We reached a gate at the end of the road where it turned into double track jeep road. As the EMTs debated how to best get down the road, Aly and I grabbed our hydration packs and took off running uphill with Justin behind us. Aly and I ran as fast as we could. Altitude didn't matter. Terrain didn't matter. We just had to get to Amy. After about a mile to a mile and half of running, we reached the top of the road where it intersects with single track. We saw a helicopter, the ambulance, a sheriff's vehicle, and several ATVs. We ran down the single track to find Amy lying on the ground and EMTs trying to revive her. "Justin can't see this," Aly said. She was right. It was too much. I ran back up the trail and yelled to two ATV drivers who had stopped to help. "Her boyfriend is on his way up here. Stop him. He can't come down." They nodded. They understood.

Aly and I stood there, helpless. "Come on, Amy. You've got this. You can do this," we'd yell. Tears poured from our eyes. "There's no pulse," I heard one EMT say. "It's faint," another one said. The next minute felt like an eternity. "Pulse is 64, O sat 90. Let's move her." Aly and I moved out of the way, bushwhacking up the mountain to the road.

We stood on either side of Justin, holding back our tears. The wind from the helicopter blew across the mountain and we watched from the distance as they carried Amy up the trail on a board and moved her to the back of a Jeep and then to the helicopter. "She's going to be okay," I said. "She has to be." We asked the sheriff which hospital they'd be taking her to, and I called friends to have them communicate the information to Amy's parents who, fortunately, were in town for the race. 

As they moved Amy to the helicopter, Aly and I talked to the race sweeps who had found her on the trail and had given her chest compressions for 30 minutes. "Thank you," I said. "Thank you for saving out friend." The sweep hugged me. "Anything for one of us," she replied.

Knowing that we were at least 90 minutes from the hospital,  we hitched rides from the ATV drivers to get back to our vehicle faster. As we made our way down the rocky, double track jeep road, I looked at the beautiful mountains that surrounded us, both incredibly thankful that Amy was alive and terrified that she wouldn't live. This was not how this day was supposed to end.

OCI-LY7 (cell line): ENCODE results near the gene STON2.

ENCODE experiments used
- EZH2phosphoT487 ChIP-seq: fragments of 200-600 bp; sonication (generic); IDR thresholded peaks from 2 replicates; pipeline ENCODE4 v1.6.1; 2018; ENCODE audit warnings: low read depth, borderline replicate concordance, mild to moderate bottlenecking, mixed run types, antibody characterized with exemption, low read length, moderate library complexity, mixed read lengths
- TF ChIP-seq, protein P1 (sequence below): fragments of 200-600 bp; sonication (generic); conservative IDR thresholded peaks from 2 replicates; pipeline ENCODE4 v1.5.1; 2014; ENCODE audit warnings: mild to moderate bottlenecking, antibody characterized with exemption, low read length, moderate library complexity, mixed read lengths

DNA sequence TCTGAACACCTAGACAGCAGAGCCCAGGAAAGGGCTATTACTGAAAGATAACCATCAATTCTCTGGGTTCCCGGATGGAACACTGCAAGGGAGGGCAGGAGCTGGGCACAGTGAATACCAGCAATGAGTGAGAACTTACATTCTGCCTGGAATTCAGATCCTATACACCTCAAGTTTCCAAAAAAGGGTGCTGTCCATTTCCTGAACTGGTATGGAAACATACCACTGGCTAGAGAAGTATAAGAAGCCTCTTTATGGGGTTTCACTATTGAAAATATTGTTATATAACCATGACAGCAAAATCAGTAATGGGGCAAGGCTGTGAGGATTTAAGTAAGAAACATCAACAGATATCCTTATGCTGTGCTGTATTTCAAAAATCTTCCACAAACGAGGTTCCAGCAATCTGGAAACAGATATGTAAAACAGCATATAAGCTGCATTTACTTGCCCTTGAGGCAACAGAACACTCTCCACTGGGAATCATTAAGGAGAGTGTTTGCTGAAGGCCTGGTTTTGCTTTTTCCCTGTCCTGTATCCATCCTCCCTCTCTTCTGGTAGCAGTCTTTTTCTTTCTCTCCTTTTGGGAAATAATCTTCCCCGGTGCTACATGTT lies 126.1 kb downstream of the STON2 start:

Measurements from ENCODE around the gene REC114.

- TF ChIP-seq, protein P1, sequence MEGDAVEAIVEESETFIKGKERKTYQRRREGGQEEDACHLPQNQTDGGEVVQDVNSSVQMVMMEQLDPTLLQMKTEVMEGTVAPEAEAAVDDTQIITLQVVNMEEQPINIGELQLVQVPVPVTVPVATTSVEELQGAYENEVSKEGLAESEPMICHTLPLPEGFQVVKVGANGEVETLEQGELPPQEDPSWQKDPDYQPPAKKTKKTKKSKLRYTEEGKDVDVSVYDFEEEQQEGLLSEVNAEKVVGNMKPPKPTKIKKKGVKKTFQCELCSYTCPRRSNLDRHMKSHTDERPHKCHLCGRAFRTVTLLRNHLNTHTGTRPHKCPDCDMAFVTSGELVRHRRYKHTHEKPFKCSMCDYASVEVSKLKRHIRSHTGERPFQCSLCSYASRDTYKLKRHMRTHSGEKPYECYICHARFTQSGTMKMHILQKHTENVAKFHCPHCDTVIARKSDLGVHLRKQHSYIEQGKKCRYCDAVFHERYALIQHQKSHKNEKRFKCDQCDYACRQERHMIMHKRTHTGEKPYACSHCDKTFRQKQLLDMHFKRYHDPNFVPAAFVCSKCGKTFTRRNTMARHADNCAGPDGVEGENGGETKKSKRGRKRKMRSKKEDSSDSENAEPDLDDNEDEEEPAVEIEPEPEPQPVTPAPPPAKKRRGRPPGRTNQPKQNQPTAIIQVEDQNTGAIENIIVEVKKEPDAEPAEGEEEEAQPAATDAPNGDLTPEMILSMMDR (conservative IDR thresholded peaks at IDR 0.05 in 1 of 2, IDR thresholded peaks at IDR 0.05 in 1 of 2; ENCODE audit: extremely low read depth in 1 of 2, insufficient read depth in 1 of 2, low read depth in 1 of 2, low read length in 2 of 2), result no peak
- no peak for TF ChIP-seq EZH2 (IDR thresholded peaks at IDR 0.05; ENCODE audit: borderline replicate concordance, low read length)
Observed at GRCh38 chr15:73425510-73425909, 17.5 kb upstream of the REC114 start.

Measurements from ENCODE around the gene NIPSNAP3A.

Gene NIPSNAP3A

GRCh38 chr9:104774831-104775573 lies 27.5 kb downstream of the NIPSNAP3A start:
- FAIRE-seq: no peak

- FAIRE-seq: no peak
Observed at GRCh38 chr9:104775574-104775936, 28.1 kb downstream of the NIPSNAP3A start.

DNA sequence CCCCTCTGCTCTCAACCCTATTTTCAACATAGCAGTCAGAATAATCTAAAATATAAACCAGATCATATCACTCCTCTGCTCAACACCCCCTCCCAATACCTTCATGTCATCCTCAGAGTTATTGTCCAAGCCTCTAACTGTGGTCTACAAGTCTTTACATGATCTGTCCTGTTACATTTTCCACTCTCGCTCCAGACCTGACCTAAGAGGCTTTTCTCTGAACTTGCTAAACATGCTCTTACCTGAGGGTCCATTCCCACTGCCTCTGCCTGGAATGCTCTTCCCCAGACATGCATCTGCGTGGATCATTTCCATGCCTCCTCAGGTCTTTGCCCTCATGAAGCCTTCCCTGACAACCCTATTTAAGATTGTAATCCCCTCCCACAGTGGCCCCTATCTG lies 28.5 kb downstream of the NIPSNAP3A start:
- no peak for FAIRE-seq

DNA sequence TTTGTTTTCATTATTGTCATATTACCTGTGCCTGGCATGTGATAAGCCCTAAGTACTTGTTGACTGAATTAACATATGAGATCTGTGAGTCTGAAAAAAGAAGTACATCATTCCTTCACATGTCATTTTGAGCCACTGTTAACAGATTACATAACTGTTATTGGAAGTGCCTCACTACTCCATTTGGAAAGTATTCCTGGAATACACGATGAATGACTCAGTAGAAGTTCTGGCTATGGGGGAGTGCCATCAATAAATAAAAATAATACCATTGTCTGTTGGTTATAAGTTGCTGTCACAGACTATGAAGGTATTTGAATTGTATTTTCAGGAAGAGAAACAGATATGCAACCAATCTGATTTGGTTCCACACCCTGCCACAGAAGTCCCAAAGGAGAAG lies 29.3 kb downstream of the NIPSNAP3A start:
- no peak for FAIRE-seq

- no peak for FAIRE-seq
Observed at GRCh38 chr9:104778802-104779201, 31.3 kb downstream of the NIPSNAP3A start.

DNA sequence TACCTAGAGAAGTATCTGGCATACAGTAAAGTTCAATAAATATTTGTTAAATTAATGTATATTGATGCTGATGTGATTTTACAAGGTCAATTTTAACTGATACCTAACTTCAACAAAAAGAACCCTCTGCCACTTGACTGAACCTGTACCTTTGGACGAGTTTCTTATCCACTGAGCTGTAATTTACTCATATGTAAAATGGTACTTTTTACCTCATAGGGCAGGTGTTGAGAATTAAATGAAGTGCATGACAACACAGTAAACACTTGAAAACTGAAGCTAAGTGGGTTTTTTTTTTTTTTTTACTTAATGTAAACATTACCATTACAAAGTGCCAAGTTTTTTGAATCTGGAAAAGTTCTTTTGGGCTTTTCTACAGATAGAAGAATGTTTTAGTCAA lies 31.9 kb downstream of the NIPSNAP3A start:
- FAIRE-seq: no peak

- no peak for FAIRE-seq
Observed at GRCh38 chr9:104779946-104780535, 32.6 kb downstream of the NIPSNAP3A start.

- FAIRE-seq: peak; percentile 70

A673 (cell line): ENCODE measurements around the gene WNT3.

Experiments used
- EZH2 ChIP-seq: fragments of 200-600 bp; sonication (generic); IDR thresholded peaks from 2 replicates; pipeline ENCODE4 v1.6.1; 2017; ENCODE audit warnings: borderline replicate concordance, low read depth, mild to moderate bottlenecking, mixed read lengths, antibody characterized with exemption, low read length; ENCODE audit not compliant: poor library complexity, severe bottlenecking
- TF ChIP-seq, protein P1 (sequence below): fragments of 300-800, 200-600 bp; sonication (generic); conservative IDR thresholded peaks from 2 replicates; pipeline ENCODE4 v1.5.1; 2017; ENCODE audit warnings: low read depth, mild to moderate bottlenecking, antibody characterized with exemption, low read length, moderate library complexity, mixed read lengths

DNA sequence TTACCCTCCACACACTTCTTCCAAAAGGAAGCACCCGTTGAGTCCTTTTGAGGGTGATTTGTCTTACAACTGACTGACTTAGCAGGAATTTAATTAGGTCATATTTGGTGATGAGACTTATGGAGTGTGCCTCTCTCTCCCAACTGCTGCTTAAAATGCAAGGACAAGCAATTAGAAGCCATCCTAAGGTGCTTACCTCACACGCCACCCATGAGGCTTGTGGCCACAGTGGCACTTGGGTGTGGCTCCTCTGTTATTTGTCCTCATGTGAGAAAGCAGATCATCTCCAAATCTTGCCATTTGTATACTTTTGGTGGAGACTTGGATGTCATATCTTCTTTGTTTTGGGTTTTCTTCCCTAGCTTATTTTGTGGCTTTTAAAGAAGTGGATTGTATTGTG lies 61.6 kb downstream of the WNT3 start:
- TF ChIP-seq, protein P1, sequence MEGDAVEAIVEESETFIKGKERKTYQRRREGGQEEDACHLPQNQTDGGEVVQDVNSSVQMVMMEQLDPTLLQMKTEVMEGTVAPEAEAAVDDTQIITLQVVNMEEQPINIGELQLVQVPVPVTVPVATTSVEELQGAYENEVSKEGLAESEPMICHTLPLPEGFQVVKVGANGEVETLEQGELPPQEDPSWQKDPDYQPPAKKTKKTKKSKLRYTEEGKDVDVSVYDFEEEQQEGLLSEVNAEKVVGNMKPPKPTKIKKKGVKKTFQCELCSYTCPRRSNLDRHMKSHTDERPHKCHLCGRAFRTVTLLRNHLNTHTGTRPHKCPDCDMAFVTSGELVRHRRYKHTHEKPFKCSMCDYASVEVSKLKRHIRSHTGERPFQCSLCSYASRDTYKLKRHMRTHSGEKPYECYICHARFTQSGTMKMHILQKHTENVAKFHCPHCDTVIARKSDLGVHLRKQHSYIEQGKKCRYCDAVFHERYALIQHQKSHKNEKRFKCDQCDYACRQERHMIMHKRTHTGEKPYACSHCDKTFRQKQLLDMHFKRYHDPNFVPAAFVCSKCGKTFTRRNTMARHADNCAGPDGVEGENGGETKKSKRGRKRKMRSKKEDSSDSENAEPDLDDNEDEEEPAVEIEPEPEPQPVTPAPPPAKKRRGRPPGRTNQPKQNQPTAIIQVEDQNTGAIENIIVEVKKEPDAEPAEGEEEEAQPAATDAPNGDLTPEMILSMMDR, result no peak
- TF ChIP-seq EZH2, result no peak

By the time we reached the ICU at the hospital, Amy was conscious and the doctors were preparing to remove her breathing tube. Although she had lost her short-term memory, the doctors said it was surprising how little she had lost cognitively and how well she was doing so quickly; it was "the best case scenario," they told us. The hours that followed were long, overwhelming, and exhausting; I can't fathom what they were like for Amy, Justin, and Amy's parents.

Late into the evening, as Aly and I finally left the hospital, I stepped off the elevator and everything hit me. Standing in the lobby of the hospital, I couldn't breathe. I couldn't hold it in any longer. I started crying. "I did this to her," I said. "I told her there was nothing wrong. I told her to keep going." Aly wrapped her arms around me: "We all did, Des. We had no way of knowing." Aly was right, of course, but the ordeal gave me pause and caused me to question everything I've ever done as crew or pacer.

Amy began to improve with each day that followed. After tests were run, we learned that she has a genetic, progressive heart condition, arrhythmogenic right ventricular cardiomyopathy (ARVC). She underwent surgery and had a pacemaker implanted. Her life will be forever changed, but Amy embodies strength and resiliance. 

 Justin and Amy the day Amy was discharged.

Justin and Amy the day Amy was discharged.

It's taken a long time for all of us who were there that day to process what we saw and what we felt. The experience was an eye-opening reminder of the kinds of things that can happen in the wilderness -- things that are completely unexpected -- and how we need to be prepared for these eventualities. Had the sweeps not known CPR, Amy might not be here today. It was an eye-opening reminder that sometimes a racing heart and feeling ill are part of the 100-mile experience, but sometimes there's truly something wrong, and it's important to make an informed assessment. Most importantly, it was a stark reminder of the fragility of life, how precious every moment is, and how incredibly fortunate we are to live these moments — the beautiful, the sad, the scary, the emotional, the mundane, those that shake you to the very core — all of them — because they are all we get.